Modernism and the Yiddish Imagination: A Conversation with Gennady Estraikh

Gennady Estraikh

Gennady Estraikh

YIVO’s Director of Education, Jennifer Young, sat down with Gennady Estraikh, YIVO’s inaugural Albert B. Ratner Visiting Scholar in East European Jewish Literature, to ask him about the evening class he will be teaching at YIVO, “Modernism and the Yiddish Imagination.” The class will meet for six sessions on Tuesday evenings, 6:30-8:30, beginning October 28th. Click here for more information, and to register.

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Di gantse velt af a firmeblank: The World of Jewish Letterheads

There has been little attention paid to the history of letterhead, the pre-printed stationery used almost everywhere by companies, institutions, organizations, and individuals for correspondence. According to “The History of Letterhead,” the first use of the term in English was in 1890, as a new commercial term for printed letter paper. Despite the fact that letterhead has been around for over a hundred years, little has been written about it. And its use is on the wane, as correspondence increasingly becomes electronic and no longer involves actual paper.

But before the letterhead sunsets forever into history, it’s worth another look, particularly examples from its heyday, the late 19th and early 20th century, when graphic design of letterhead was particularly expressive and ornate. Before the Internet, before even use of the telephone was widespread, correspondence was the primary form of communication in both commercial and personal life.

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Maurice Schwartz and the Yiddish Art Theater (1965)

WEVD LogoIn this episode, originally broadcast on March 14, 1965, host Sheftl Zak sits down with Wolf Mercur, who helped YIVO acquire the papers of famed Yiddish actor, Maurice Schwartz (1890 – 1960). The collection includes 150 scripts by Sholem Asch, Abraham Goldfaden, Jacob Gordin, Peretz Hirshbein, Y.L. Peretz, I.J. Singer, and other well-known Yiddish writers. There are also plays in other European languages by, for example, Henrik Ibsen, Anton Chekov, and Eugene O’Neill. In addition, the collection includes reviews of shows, and programs and playbills of the Yiddish Art Theater, of which Maurice Schwartz was the founder and director; photographs; and articles both by and about Schwartz.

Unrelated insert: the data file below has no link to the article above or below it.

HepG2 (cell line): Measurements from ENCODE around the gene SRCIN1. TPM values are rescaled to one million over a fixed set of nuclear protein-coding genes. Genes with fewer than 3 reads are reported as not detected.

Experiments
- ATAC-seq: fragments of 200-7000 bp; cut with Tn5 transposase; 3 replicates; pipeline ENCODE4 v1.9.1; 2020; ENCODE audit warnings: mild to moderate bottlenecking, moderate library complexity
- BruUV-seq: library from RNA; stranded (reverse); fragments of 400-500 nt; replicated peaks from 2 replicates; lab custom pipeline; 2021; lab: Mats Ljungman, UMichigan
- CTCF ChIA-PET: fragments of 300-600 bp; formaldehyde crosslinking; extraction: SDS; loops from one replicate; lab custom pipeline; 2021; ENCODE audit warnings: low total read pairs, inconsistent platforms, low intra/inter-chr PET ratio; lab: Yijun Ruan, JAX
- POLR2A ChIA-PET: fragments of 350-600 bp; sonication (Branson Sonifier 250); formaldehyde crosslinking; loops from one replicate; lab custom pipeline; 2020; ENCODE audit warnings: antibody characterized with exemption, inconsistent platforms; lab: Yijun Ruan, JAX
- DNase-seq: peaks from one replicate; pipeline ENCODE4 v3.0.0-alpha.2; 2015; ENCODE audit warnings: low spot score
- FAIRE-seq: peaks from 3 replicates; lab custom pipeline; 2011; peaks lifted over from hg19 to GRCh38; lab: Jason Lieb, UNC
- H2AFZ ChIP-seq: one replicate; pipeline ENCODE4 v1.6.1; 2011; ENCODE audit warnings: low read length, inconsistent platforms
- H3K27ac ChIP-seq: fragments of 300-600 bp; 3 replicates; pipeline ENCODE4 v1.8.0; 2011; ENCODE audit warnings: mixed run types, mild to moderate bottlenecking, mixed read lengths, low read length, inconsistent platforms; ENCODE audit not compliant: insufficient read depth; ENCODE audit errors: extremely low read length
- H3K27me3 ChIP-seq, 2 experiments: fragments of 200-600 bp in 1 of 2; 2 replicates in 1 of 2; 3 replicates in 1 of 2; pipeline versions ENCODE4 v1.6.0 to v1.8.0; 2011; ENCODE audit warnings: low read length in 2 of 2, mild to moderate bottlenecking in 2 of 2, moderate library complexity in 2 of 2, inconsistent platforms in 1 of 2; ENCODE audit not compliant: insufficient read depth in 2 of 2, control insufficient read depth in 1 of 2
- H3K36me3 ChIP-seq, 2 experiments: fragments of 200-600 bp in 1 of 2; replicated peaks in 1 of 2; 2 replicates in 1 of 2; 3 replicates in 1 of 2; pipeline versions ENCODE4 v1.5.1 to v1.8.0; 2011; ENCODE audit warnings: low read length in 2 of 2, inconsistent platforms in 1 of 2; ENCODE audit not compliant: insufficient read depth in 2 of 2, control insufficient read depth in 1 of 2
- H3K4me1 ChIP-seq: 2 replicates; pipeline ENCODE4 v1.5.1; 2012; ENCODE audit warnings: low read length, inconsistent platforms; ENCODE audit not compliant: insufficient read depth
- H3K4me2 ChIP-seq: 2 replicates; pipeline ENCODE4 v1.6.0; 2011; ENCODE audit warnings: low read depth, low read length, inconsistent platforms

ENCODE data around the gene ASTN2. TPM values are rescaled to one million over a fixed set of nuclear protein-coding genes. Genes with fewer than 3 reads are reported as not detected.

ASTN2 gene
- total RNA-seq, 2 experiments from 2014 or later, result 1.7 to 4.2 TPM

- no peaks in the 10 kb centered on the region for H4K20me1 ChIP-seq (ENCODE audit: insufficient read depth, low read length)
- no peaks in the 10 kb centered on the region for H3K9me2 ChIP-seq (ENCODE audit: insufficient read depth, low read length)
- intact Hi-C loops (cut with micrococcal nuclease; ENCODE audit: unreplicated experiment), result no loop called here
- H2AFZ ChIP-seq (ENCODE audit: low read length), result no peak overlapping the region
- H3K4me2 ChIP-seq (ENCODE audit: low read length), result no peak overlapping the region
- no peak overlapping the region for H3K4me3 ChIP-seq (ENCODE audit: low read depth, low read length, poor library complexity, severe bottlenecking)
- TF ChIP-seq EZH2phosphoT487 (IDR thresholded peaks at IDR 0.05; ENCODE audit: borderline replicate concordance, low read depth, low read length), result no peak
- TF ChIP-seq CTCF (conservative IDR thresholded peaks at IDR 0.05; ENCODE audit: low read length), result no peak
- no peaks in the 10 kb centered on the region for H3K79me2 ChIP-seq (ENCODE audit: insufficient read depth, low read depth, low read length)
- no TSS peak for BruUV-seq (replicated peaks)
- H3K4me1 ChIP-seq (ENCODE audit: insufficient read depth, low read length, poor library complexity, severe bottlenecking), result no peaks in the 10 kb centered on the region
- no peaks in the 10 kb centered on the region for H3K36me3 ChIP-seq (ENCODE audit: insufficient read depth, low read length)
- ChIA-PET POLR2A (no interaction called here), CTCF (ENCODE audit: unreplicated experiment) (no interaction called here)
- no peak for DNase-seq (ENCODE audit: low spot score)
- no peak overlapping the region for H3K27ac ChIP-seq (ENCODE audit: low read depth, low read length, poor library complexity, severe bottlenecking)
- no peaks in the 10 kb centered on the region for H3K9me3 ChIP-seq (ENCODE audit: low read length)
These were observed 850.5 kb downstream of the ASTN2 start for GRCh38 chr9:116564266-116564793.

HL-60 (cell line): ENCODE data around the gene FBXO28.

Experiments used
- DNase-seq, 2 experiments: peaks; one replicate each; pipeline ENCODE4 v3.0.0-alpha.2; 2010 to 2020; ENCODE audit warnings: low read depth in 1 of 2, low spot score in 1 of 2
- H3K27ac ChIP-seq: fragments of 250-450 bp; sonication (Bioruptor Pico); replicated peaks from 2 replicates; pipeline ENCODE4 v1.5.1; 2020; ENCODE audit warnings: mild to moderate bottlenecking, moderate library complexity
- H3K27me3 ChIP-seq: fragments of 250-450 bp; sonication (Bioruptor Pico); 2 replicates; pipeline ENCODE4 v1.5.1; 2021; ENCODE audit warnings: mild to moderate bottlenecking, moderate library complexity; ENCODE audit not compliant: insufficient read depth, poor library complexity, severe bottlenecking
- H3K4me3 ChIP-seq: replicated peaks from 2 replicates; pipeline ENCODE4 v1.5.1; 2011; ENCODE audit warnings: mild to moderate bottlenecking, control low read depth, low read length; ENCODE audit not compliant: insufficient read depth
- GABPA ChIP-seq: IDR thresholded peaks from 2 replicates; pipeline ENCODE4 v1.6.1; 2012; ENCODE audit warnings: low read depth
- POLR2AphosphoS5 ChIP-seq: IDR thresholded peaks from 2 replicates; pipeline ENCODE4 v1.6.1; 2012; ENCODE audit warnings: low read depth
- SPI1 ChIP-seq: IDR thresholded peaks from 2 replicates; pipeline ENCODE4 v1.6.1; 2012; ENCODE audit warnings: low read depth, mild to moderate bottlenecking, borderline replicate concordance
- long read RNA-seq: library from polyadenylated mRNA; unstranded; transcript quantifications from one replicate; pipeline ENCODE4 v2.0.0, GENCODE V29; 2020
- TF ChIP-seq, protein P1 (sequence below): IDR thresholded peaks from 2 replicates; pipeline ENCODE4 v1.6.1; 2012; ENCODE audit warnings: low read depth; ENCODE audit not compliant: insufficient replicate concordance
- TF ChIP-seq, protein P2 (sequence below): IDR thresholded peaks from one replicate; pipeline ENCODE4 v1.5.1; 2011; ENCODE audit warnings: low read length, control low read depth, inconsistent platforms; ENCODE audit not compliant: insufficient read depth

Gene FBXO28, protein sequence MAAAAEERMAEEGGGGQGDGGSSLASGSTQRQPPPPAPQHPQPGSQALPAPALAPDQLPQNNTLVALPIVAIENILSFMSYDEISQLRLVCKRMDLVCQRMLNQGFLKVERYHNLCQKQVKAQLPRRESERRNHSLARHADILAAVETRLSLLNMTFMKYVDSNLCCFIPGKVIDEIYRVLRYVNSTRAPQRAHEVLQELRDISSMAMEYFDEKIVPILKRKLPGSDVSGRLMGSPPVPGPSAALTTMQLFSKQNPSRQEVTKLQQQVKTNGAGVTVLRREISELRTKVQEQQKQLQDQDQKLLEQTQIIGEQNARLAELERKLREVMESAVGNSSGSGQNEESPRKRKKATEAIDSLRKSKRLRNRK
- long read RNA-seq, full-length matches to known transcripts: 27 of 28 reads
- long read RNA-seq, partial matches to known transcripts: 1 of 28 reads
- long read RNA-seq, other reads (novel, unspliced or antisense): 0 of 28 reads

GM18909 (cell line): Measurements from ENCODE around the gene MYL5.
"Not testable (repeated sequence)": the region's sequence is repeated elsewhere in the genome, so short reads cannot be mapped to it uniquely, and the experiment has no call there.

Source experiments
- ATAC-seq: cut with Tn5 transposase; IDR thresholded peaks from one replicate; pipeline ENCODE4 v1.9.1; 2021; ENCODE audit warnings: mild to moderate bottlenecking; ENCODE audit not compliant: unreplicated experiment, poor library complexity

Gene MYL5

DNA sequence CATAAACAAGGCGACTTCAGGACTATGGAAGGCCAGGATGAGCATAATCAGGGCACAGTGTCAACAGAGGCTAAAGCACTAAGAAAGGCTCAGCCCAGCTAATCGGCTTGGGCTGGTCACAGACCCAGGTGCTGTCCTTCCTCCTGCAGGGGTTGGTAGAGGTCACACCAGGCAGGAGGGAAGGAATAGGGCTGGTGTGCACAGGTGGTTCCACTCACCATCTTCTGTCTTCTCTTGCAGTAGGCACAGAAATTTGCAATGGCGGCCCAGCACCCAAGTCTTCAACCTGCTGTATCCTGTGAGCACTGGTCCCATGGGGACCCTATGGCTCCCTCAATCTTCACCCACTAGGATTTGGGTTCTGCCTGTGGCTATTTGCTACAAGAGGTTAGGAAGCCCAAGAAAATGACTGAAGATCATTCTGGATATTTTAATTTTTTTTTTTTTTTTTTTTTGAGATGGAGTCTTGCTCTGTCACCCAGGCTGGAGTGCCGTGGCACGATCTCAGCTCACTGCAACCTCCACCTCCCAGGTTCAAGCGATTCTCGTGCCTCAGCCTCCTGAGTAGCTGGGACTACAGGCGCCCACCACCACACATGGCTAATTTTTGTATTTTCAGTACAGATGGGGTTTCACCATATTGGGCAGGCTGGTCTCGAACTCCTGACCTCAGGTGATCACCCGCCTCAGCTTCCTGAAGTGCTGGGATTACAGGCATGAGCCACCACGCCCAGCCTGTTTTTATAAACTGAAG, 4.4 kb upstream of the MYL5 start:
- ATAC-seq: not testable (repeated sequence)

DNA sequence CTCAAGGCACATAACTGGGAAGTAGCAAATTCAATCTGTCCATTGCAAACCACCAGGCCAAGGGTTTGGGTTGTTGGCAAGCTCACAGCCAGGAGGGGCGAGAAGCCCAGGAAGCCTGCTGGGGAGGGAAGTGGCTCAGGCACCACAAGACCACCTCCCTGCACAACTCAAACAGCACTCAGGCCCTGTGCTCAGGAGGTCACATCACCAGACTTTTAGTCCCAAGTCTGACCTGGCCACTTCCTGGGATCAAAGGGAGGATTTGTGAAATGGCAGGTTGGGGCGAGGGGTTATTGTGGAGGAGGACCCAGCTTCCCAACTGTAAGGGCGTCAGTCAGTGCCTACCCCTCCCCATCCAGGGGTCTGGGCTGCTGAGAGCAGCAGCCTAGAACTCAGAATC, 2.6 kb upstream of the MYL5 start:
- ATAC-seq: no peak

From 1963-1976, YIVO had its own program on WEVD, the radio station established by the Socialist Party of America in 1927 (its call letters stand for the initials of American socialist leader Eugene V. Debs), which was purchased by the Jewish Daily Forward in 1932 and became a major venue from Yiddish programming.

YIVO used its spot on WEVD for Yiddish-language interviews and discussions with leading New York Yiddish cultural figures, as well as for reporting on its own scholarly and cultural work.

A new podcast of this program in the order in which it was originally broadcast will be posted here every two weeks.

Presentation of series curated by Matt Temkin, YIVO Sound Archives.

Listen to the program [in Yiddish].

Down with the “Revival”: Yiddish is a Living Language

by JENNIFER YOUNG

Let’s get one thing straight: Yiddish is not a dying language. While UNESCO officially classifies Yiddish as an “endangered” language in Europe, its status in New York is hardly in doubt. According to some estimates, Yiddish is the fifth most commonly spoken language in Brooklyn, behind English, Spanish, Russian, and Chinese. In the Brooklyn neighborhoods of Williamsburg and Boro Park alone, the number of Hasidic Jews, for whom Yiddish is the primary language, is well over 150,000. While census data on Yiddish is notoriously skewed (census numbers do not include speakers under 5 years of age, a major Hasidic demographic), the numbers indicate that Yiddish is here to stay: even UNESCO recently held a conference entitled, “The Permanence of Yiddish.”